Nonsense.  Cycling is my primary means of transportation in Evanston, and I stop.  With stops, I go about 2/3 the speed of a car on average, for a much lower price.  I am about twice the speed of walking or transit. Stopping even increases the exercise benefits of cycling.

      That said, the bike license plate idea is silly, especially at a local level.

      1. Full Stops
        There is a difference between yielding, slowing and observing right of way, and coming to a full stop.

        I yield. I pace cars. I observe right of way. At intersections where I need to stop, I stop. But I do not put my foot down at every single stop sign. I refuse. It would double my commute time, if not more, because drivers stop and wait and THEN wave the cyclist through, making my time at every intersection far longer than it needs to be.

        And if there is no car in sight, and no pedestrians, why stop? Slow down, look both ways, look again, and then pedal through safely.

        1. I’m special too

          Gee, ain't you special.  I yield, I pace, I observe right of way, and now I guess I'll just stop only where I need to stop,or maybe not at all if I feel so justified.  Like you said, why stop if I feel I don't need to?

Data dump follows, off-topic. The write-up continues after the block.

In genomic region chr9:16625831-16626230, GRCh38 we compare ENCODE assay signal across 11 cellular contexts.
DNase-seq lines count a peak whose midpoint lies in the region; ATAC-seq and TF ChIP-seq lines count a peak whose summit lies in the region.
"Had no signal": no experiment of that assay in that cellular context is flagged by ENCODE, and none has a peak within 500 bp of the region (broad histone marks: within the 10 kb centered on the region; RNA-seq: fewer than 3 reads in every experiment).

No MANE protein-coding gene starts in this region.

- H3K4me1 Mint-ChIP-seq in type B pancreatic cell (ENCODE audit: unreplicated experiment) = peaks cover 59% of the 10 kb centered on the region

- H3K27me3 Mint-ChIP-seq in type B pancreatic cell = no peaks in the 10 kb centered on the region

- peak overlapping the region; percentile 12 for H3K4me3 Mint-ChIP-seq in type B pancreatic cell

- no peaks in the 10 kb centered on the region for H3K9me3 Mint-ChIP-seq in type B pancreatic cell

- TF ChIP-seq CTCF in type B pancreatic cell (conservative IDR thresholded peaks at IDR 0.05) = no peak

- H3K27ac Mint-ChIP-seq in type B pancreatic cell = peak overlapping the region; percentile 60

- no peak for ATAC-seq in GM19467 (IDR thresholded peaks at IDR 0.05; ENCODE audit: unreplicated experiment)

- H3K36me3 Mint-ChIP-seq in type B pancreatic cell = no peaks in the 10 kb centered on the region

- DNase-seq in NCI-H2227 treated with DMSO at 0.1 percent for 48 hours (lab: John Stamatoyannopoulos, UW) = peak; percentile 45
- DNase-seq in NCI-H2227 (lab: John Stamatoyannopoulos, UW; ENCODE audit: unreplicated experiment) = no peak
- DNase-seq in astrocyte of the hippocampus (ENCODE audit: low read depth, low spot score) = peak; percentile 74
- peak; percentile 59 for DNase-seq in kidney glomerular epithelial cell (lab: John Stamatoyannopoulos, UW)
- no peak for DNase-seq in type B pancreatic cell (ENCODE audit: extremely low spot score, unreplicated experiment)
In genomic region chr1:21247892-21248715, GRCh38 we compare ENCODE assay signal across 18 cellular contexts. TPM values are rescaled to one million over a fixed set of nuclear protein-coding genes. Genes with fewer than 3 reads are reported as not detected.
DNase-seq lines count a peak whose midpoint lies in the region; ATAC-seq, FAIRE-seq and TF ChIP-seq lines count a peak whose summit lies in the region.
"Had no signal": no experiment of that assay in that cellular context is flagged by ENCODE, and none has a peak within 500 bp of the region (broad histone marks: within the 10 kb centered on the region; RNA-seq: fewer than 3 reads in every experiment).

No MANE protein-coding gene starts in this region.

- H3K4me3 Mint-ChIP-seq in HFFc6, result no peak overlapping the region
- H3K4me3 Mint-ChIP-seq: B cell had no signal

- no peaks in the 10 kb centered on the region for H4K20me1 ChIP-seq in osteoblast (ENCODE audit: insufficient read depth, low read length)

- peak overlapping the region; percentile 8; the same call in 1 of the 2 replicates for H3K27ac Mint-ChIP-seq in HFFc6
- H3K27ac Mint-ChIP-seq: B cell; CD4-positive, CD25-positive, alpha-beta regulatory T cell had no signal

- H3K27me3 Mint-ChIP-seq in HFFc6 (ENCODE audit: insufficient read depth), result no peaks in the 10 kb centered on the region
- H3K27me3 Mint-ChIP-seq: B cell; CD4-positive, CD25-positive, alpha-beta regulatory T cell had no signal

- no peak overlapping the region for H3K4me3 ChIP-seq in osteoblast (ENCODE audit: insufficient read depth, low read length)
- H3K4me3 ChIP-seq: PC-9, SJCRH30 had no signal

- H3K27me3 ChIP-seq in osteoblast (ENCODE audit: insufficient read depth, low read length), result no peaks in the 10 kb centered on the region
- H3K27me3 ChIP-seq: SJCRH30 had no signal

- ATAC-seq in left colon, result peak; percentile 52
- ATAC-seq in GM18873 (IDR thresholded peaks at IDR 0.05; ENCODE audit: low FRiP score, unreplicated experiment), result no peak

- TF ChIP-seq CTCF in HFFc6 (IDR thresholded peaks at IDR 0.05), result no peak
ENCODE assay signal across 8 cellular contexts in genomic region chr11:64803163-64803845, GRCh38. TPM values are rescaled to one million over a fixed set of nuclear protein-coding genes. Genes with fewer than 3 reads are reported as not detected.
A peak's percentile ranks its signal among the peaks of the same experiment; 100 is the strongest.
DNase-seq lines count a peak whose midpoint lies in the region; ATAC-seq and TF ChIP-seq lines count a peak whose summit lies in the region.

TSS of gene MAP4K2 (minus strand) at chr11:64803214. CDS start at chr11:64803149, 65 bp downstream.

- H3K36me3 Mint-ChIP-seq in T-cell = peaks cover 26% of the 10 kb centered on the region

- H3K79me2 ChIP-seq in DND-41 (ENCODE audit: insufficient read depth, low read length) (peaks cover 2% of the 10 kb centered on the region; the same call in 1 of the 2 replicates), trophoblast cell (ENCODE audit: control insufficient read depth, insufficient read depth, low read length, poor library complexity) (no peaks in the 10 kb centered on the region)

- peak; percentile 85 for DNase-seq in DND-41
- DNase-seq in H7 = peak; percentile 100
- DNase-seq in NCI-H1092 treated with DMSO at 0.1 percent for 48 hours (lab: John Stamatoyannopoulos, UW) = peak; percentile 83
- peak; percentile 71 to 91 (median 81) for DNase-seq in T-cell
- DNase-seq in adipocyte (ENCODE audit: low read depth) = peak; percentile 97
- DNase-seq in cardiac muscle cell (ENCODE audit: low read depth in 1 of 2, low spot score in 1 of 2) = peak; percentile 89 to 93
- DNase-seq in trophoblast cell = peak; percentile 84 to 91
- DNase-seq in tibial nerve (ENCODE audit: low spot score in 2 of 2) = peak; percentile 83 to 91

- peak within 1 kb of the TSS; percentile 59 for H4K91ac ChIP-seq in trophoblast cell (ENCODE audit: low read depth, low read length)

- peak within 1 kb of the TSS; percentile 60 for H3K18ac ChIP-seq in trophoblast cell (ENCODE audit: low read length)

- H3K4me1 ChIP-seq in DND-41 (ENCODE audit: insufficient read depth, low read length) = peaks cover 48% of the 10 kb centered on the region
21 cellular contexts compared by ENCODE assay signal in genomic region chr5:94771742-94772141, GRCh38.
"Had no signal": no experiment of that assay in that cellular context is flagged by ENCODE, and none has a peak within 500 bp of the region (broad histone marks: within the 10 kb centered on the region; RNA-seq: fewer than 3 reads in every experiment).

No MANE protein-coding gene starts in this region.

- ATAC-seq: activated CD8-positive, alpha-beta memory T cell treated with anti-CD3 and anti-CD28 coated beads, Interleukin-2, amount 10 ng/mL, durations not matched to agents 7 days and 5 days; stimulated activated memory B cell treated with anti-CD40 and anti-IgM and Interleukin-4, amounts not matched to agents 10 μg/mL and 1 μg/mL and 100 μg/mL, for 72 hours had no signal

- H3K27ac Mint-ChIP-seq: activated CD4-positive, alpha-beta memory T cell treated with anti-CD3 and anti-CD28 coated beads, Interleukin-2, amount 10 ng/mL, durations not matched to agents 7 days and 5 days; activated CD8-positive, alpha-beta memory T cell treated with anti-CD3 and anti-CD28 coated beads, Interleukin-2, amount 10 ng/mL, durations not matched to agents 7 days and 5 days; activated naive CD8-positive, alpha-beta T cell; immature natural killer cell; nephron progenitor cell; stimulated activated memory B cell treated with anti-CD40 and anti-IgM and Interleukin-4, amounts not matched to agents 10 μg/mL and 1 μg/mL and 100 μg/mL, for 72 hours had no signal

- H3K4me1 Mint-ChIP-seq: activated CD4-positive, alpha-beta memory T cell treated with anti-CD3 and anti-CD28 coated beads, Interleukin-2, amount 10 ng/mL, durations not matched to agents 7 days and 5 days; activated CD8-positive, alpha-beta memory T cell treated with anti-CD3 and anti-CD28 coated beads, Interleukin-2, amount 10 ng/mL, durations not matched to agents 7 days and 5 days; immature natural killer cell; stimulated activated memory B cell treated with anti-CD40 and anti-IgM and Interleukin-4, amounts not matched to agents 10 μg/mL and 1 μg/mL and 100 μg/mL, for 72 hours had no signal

Everybody, just drive through red lights because why should anybodys commute time take a minute or two longer.  Why should anybody have to sit at an intersection far longer than they need to?  Just "refuse" to follow the law because we should all feel as special, as entitiled, as above it all, as this poster.

          I've changed my mind, I now believe the license for bikes is reasonable

    2. Give credit

      Wether you agree or disagree with  Alderperson Holmes you have to give her Credit for  bringing to light something that the City has needed to address for quite sometime. If you are going to create a a law to fine bikers for riding on sidewalks you have a way to identify them.  Bikers like drivers need to follow the rules of the road, like it or not.

      1. Perfectly stated. But why

        Perfectly stated. But why didn't the rest of the City Council support or even acknowledge Alderman Holmes' suggestion? Bicyclists should be licensed in my opinion. They are responsible for abiding by the Rules of the Road, and the best way to make that happen is to require education and examination and licensing. Just because an avid bicyclist is opposed to it, doesn't make it wrong.

    3. Bicycles